8. Further, there is also one circumstance why constructive res judicata pleaded by the appellant cannot apply to this case. As already pointed out, the suit was one for a declaration that the sale deed dated 5th May, 1948, executed by the respondent's father was null and void and in the alternative for a declaration that the said sale deed was a mortgage by conditional sale and for redemption of the said mortgage. The main contest between the parties before the trial Court was whether the document dated 5th May, 1948 purporting to be a sale deed is a mortgage by conditional sale so that the respondent could redeem the same. The trial Court dismissed the suit holding that the document dated 5th May, 1948 is in reality a sale. It is only the appellate Court which held that the document dated 5th May, 1948 is a mortgage by conditional sale and enabled the respondent to redeem the mortgage. It is only after the respondent's right to redeem the mortgage is recognised she can apply for the scaling down of the mortgage debt. Thus, the respondent's right to apply for relief under the provisions of Tamil Nadu Act IV of 1938 as amended has arisen only after the appellate Court has upheld her claim for redemption by holding that the document dated 5th May, 1948 is a mortgage by conditional sale. Therefore there was no question of invoking Section 19 of the Act before this Court passed the appellate decree, as the respondent can claim a relief under the Act only after he gets a declaration of his right to redeem the mortgage which he got only under the appellate decree. Thus, as there was no possibility for the respondent to seek the relief before the passing of the appellate decree, there is no question of estoppel or constructive res judicata as urged by the appellant.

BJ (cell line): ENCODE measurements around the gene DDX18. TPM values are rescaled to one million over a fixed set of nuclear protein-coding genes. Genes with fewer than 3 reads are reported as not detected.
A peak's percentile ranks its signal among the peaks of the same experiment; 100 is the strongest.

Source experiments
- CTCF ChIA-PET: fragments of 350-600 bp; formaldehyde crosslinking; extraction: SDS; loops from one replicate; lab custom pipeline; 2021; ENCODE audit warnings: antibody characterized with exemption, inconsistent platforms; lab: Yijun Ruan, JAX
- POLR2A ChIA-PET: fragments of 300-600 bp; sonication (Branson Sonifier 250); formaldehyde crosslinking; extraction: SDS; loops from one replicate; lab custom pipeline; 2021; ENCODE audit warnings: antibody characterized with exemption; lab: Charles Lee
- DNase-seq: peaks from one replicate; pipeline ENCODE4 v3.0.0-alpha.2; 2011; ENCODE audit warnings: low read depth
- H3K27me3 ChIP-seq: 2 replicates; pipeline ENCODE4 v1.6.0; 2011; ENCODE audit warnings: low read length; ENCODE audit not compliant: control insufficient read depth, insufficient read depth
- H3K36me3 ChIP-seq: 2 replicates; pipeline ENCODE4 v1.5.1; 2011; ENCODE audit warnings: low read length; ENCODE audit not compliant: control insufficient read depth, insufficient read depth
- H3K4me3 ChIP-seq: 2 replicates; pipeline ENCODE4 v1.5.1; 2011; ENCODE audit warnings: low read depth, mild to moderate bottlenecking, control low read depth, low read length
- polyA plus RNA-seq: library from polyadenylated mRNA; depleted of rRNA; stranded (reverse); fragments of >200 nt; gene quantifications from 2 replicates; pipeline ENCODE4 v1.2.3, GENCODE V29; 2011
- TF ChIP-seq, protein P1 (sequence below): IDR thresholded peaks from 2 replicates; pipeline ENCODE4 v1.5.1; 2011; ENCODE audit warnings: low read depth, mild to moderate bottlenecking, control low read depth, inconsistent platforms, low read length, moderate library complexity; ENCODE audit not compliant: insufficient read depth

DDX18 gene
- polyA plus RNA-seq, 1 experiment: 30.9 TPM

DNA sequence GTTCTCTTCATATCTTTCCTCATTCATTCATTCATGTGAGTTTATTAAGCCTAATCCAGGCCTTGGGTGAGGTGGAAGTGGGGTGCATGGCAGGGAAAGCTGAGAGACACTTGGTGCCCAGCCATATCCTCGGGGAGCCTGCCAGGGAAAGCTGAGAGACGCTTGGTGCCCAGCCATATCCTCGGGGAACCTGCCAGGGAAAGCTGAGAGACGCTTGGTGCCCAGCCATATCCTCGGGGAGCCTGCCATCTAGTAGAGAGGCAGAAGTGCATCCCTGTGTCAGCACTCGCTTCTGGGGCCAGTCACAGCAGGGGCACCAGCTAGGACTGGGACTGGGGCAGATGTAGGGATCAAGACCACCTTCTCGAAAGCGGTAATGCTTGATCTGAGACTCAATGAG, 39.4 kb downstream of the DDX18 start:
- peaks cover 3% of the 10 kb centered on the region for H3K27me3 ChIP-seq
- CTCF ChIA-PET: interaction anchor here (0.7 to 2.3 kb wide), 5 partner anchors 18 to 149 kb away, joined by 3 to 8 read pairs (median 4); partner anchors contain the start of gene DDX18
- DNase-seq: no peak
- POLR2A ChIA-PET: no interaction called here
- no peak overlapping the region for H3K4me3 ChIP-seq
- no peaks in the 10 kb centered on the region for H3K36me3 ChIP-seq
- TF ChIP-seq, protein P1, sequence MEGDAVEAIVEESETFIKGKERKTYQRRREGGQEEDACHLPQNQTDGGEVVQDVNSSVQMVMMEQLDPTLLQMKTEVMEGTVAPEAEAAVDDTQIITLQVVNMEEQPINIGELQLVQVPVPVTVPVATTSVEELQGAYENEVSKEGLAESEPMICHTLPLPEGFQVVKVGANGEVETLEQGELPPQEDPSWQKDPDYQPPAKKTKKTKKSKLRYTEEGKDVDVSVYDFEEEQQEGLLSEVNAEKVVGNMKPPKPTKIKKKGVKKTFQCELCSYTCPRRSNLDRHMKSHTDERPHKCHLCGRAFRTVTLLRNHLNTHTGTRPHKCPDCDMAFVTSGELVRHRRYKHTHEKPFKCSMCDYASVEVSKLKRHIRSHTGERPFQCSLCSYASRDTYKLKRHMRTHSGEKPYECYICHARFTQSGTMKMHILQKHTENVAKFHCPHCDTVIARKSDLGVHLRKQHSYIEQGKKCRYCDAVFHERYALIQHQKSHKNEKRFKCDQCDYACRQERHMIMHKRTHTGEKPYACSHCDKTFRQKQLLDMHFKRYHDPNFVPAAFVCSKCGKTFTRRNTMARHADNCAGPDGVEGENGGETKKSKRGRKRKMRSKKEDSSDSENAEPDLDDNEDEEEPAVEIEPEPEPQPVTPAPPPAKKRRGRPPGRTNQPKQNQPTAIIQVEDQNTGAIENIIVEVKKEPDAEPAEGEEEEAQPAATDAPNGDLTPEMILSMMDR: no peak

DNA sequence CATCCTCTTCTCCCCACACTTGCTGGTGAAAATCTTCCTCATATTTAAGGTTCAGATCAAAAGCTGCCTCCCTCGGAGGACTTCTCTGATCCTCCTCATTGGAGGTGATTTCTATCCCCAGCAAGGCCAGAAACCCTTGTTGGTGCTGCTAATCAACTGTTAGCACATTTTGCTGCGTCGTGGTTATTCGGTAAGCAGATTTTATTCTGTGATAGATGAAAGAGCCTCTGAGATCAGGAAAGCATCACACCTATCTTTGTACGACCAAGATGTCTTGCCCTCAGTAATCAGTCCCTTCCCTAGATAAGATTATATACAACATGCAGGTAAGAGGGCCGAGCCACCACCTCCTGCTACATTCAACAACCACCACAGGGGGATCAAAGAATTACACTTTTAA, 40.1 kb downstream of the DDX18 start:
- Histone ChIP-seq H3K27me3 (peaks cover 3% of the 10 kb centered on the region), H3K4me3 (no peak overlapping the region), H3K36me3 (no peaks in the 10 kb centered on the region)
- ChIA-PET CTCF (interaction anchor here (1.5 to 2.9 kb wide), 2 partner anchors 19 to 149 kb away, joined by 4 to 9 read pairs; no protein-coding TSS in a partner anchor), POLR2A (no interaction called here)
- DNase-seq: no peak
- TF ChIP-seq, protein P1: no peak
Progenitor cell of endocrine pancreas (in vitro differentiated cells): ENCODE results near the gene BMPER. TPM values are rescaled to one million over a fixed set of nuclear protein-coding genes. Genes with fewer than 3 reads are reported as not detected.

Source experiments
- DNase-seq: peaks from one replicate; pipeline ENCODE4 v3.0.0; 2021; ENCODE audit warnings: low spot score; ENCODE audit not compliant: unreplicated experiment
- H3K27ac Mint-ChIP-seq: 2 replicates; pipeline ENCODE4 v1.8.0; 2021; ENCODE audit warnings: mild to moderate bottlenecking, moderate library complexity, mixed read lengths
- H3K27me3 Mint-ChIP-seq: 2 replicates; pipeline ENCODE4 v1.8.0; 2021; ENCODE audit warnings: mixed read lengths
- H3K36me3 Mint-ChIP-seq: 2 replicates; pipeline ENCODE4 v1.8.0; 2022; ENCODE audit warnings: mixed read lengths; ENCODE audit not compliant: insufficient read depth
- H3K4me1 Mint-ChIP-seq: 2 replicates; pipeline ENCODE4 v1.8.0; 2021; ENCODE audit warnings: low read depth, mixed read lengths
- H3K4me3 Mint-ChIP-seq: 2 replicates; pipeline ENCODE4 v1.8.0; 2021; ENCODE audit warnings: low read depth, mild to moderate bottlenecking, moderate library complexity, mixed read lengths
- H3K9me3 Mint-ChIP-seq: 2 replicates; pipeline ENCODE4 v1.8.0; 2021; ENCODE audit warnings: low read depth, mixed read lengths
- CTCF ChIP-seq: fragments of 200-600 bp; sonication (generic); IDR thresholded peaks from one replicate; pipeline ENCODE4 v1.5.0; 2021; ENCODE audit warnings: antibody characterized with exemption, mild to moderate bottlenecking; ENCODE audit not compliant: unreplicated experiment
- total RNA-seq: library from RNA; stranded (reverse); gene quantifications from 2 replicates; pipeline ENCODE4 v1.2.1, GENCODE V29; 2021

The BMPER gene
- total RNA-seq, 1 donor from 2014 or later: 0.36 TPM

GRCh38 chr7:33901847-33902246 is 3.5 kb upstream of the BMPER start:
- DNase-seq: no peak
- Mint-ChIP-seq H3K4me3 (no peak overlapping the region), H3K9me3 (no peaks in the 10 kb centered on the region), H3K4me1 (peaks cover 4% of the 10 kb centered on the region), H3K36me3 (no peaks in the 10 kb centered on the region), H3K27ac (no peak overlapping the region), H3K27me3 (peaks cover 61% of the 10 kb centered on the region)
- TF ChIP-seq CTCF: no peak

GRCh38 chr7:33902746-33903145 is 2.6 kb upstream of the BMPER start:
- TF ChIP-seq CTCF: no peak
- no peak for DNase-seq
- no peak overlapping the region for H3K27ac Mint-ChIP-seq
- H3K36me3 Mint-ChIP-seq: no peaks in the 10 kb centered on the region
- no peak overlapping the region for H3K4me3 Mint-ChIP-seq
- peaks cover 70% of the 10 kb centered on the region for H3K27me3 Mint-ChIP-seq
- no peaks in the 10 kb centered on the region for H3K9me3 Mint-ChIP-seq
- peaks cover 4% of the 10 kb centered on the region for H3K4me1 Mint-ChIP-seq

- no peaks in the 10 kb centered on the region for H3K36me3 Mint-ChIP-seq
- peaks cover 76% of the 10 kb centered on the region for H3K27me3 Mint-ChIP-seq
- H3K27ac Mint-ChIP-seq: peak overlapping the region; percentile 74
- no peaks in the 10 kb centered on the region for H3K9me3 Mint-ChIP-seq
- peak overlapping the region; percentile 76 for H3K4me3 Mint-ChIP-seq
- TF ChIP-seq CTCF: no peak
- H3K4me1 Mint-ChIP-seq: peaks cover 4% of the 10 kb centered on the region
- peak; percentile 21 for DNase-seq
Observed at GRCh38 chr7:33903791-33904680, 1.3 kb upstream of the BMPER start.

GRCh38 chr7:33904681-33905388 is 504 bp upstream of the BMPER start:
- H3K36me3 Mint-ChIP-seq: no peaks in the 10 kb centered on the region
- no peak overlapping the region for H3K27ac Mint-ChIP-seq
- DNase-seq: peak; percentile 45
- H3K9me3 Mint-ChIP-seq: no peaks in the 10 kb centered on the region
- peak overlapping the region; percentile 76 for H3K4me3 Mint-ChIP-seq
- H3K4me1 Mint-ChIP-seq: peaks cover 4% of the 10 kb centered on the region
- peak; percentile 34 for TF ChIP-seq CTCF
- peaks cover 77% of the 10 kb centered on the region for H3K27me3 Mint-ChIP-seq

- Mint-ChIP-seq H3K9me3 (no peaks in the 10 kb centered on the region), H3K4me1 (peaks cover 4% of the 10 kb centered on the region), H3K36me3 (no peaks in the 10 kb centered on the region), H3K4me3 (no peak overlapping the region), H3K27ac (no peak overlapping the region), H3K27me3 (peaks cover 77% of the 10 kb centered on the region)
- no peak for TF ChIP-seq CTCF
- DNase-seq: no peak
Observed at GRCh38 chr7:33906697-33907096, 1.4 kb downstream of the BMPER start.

9. The result is, the appeal fails and is dismissed with costs. Counsel's fee Rs. 100.